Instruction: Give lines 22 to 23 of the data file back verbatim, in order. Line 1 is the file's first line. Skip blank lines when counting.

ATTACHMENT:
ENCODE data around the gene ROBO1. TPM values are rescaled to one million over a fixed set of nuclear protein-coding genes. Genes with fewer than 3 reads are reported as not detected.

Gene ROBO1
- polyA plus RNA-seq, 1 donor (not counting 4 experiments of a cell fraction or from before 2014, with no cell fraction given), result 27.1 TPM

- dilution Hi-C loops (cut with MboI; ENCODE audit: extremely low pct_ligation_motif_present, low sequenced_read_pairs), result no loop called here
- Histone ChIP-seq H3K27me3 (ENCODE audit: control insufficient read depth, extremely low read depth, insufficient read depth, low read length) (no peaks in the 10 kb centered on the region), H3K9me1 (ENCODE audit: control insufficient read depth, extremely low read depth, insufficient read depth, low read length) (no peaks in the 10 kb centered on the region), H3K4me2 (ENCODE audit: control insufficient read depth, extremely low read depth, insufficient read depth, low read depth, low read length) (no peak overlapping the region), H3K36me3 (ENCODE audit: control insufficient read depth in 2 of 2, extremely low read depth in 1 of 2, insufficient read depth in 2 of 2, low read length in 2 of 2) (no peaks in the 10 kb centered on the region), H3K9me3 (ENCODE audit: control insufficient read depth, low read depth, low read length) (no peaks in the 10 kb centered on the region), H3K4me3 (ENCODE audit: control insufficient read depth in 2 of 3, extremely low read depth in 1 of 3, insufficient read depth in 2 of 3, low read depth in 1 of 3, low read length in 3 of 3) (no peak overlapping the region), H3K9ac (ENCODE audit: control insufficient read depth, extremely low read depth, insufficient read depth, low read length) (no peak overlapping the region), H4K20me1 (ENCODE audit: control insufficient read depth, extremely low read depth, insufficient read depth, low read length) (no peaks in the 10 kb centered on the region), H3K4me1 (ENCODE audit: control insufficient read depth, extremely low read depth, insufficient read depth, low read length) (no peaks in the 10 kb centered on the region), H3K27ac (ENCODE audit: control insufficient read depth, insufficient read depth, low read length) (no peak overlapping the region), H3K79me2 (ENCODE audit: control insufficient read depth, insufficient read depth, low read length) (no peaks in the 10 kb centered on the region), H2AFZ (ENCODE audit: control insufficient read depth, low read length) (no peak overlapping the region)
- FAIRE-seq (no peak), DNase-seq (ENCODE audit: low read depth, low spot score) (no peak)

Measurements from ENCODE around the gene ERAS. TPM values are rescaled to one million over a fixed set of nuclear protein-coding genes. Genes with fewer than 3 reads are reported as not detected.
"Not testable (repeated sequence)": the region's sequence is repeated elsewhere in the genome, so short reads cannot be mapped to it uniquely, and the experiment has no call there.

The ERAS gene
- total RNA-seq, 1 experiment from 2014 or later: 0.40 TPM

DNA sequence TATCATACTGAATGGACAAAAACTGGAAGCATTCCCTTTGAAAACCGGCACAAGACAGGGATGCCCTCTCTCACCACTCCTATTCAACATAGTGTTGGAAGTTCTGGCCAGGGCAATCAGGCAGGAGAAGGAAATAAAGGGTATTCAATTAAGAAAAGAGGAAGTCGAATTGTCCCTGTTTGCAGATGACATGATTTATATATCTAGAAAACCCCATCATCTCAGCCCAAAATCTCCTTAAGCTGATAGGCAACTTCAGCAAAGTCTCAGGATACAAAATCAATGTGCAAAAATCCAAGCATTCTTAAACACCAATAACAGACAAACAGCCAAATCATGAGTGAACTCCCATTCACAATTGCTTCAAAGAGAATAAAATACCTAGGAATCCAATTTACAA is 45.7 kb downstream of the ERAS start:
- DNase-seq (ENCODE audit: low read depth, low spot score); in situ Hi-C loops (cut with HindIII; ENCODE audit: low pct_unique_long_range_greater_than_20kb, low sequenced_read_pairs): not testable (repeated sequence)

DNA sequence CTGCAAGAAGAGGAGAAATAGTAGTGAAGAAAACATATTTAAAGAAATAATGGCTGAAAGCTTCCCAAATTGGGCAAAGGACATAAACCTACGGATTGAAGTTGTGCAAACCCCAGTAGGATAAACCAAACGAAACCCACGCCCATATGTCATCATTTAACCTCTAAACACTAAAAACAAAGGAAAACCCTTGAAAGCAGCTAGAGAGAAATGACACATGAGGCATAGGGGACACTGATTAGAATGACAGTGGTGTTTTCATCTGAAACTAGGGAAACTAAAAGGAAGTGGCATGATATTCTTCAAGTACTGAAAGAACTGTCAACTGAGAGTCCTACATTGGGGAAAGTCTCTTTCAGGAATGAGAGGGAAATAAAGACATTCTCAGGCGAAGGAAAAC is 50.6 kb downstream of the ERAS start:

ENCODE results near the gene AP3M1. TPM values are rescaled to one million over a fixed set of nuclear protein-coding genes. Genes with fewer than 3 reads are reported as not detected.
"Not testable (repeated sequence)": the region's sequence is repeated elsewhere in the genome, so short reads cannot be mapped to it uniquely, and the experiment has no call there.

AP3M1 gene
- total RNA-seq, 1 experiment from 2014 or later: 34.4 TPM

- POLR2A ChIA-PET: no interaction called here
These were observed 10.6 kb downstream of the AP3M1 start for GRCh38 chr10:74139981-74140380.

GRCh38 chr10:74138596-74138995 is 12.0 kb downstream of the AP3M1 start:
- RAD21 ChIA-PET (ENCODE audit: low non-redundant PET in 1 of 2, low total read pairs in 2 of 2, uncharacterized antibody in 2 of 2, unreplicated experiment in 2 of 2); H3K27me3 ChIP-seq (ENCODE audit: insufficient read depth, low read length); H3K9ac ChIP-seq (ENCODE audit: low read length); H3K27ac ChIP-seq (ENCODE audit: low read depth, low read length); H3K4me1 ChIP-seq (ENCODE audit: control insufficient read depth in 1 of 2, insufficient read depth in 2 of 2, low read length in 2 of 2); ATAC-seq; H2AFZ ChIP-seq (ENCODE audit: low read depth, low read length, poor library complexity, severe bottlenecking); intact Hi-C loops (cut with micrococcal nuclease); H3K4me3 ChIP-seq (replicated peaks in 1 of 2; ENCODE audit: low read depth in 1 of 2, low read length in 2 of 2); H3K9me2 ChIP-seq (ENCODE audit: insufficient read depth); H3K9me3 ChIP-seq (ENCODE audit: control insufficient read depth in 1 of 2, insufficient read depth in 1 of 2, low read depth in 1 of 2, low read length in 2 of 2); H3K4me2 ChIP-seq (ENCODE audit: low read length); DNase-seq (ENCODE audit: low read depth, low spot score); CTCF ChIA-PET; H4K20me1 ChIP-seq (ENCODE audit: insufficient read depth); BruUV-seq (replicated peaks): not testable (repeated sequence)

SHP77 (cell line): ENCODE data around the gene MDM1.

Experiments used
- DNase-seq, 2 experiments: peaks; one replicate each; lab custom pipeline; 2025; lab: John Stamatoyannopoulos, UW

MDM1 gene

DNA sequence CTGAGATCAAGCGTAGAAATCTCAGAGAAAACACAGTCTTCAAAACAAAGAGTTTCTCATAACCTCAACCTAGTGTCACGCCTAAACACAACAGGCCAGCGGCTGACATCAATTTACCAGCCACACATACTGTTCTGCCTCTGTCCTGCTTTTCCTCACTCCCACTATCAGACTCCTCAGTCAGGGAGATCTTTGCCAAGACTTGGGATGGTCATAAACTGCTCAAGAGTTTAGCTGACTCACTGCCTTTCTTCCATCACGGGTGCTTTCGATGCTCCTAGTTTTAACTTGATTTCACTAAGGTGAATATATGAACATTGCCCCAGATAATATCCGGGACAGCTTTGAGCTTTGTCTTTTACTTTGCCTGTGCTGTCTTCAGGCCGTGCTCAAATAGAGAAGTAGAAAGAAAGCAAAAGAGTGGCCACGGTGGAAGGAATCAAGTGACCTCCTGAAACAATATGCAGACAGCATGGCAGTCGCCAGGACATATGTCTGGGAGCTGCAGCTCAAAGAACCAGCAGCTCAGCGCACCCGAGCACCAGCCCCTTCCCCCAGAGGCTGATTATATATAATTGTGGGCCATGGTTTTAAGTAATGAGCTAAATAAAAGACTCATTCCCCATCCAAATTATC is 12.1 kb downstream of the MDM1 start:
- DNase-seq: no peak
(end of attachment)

SHP77 (cell line): ENCODE data around the gene MDM1.

Experiments used